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|Articles - January 2013|
|Monday, December 10, 2012|
Page 2 of 5
Health care and education: Finishing the job
In 2011-12, business leaders helped pass landmark education reforms giving public universities more autonomy from the state and creating a new entity, the Oregon Education Investment Board, to make policy and funding decisions for all education levels, from preschool through college.
According to Betsy Earls, AOI’s education legislative representative, the higher-education discussion will focus on new governance structures and financial tools, including institutional governing boards, bonding authority and shared services between institutions. All eyes will also be on Oregon’s new chief education officer, Rudy Crew, whose proposals for boosting K-12 educational outcomes will help inform future discussions about school funding.
Business groups championing structural reforms will encounter opposition from parents and unions who are far more concerned about hiring more teachers and bringing down class sizes in schools decimated by budget cuts. “We are creating a system that has done a lot in the last few years to talk about accountability but is not providing revenue in service of those goals,” says BethAnne Darby, director of public affairs for the Oregon Education Association. The Educational Investment Board, she says, is “working on initiatives that are out of touch with what parents, students and teachers are worried about.”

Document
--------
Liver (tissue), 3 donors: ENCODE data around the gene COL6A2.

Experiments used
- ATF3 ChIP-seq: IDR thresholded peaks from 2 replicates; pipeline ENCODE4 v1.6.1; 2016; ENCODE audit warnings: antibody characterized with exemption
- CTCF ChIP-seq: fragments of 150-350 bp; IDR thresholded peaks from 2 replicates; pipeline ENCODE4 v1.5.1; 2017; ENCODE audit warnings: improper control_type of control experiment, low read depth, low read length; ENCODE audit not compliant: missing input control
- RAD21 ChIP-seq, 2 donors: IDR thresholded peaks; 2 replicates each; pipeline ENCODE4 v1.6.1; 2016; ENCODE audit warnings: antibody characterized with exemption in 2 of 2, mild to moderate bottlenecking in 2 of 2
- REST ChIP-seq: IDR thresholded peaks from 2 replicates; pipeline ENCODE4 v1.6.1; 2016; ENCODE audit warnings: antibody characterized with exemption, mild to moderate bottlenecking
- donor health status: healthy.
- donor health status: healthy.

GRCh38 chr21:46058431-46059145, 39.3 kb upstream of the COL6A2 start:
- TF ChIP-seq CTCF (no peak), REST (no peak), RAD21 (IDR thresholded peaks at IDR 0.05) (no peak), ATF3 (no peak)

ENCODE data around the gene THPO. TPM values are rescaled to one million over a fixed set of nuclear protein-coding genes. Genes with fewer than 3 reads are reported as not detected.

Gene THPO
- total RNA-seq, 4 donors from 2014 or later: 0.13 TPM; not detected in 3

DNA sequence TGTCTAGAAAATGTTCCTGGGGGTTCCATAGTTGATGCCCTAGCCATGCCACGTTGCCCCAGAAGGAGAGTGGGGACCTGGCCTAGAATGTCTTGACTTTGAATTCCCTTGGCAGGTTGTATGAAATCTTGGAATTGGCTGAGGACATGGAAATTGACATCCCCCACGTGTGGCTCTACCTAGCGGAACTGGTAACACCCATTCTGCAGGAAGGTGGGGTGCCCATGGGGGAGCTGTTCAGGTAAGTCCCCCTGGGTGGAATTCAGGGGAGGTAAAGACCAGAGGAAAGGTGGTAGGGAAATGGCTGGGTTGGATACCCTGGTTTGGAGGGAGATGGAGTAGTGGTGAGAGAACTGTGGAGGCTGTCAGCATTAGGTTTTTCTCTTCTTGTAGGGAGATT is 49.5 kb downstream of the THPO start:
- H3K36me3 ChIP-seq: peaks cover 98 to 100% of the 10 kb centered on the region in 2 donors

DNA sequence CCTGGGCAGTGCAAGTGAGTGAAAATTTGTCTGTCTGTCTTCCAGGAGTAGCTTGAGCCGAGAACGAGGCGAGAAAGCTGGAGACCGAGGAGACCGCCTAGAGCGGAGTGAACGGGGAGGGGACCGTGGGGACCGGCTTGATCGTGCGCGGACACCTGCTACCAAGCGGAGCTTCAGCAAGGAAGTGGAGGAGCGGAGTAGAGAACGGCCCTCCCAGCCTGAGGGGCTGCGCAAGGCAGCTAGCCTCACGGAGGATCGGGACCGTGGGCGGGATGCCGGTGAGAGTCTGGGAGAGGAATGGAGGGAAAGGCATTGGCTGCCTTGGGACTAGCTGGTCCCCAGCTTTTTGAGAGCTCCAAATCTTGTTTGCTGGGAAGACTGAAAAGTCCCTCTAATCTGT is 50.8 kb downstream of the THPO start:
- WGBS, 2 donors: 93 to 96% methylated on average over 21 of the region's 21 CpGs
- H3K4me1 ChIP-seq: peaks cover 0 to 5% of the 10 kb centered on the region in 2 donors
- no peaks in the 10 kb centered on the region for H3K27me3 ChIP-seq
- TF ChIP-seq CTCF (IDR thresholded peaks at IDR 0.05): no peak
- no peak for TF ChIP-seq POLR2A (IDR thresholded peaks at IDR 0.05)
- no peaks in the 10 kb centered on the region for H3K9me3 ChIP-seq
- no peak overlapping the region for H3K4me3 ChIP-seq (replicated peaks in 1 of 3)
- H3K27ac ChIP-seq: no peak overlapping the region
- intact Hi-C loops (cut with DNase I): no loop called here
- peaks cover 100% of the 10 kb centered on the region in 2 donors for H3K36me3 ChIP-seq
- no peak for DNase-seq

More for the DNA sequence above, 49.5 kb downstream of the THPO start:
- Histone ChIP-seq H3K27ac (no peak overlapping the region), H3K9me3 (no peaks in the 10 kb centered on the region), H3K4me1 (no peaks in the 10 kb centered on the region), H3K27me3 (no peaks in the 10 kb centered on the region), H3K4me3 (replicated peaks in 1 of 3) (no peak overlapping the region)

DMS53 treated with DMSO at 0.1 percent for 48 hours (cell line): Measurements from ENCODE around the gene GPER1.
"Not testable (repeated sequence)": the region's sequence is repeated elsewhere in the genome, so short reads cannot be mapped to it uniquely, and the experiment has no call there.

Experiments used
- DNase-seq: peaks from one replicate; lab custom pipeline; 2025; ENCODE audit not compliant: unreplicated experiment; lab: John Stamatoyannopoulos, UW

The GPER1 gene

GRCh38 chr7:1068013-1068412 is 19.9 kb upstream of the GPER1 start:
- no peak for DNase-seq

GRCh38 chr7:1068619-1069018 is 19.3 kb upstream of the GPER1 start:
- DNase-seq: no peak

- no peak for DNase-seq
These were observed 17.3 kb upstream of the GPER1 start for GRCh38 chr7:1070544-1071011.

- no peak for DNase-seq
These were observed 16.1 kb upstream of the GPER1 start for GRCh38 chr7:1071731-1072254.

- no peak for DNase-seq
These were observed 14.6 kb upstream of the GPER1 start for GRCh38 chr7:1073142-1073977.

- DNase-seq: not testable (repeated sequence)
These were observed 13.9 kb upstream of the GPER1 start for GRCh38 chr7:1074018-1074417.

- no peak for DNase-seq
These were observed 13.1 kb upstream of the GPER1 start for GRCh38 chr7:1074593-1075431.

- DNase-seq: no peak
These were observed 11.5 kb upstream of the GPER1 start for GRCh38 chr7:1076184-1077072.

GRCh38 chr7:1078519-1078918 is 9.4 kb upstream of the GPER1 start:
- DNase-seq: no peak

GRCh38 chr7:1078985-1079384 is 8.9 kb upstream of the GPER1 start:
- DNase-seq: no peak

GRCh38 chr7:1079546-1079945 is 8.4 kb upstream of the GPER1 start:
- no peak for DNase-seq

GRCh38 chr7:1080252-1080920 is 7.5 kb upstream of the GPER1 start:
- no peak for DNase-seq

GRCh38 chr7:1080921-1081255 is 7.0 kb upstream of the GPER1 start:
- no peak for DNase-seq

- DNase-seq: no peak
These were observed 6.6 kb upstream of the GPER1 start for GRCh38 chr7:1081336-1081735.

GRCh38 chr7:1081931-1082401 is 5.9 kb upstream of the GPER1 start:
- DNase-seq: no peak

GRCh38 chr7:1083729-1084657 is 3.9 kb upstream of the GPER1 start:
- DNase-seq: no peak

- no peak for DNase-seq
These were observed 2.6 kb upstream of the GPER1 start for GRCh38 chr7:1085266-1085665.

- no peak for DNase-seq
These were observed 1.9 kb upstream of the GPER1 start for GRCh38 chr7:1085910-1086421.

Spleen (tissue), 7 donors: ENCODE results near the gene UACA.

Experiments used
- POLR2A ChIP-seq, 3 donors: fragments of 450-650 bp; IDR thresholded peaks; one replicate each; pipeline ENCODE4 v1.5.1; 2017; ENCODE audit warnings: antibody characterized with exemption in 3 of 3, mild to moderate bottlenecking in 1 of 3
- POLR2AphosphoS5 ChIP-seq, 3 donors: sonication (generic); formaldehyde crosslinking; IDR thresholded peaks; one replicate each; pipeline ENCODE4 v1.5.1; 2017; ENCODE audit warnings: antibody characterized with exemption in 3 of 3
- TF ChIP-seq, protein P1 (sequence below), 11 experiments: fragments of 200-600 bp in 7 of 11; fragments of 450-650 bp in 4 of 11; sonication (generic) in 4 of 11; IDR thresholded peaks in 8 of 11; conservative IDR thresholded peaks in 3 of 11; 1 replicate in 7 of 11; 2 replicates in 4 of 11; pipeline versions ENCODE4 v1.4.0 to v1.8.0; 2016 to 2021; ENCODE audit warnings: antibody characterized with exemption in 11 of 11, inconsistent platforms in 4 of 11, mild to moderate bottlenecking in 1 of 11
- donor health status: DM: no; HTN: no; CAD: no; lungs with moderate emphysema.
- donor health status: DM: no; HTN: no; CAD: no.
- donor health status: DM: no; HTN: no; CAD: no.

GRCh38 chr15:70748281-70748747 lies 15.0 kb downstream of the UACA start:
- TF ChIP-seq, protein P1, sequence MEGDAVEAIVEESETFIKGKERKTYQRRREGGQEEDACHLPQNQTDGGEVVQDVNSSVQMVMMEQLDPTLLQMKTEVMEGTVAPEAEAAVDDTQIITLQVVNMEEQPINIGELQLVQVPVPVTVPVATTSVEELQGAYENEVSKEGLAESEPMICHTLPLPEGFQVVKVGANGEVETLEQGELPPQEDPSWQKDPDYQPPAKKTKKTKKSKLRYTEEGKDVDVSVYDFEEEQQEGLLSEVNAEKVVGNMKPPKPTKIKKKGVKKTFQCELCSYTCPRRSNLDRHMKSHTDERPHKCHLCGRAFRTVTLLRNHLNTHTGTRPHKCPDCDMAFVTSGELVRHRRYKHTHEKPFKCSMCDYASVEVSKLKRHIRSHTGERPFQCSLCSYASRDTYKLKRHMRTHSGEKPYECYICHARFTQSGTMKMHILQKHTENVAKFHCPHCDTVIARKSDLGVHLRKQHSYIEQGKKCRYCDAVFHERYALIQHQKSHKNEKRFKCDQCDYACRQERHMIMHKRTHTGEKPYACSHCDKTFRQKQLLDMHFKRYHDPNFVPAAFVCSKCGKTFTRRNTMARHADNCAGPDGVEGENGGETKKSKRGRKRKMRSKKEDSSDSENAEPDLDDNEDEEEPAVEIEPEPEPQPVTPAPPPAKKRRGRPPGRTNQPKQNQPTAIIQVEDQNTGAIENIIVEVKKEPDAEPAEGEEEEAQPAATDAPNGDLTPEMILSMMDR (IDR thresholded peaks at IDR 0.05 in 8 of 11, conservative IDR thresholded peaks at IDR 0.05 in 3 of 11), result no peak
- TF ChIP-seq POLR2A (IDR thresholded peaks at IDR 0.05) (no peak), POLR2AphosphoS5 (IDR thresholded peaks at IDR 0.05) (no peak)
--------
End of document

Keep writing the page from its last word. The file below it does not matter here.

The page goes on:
In the health-care arena, one big push involves refining the two health-care models created last session: the health insurance exchange, intended to boost small business access to affordable insurance, and Coordinating Care Organizations (CCOs), which aim to deliver more efficient health-care services to state Medicaid recipients. Funding for CCOs is based on the hospital tax and insurance tax, both of which are set to expire next year. Negotiating renewal of the hospital tax is a top legislative priority, says Andy Van Pelt, chief operating officer for the Oregon Association of Hospitals and Health Systems.
In Oregon a supermajority vote of 60% is required to pass revenue increases. As Jarman points out, the CCO funding mechanism is one of several policy issues that will require a good working relationship between Democrats and Republicans.
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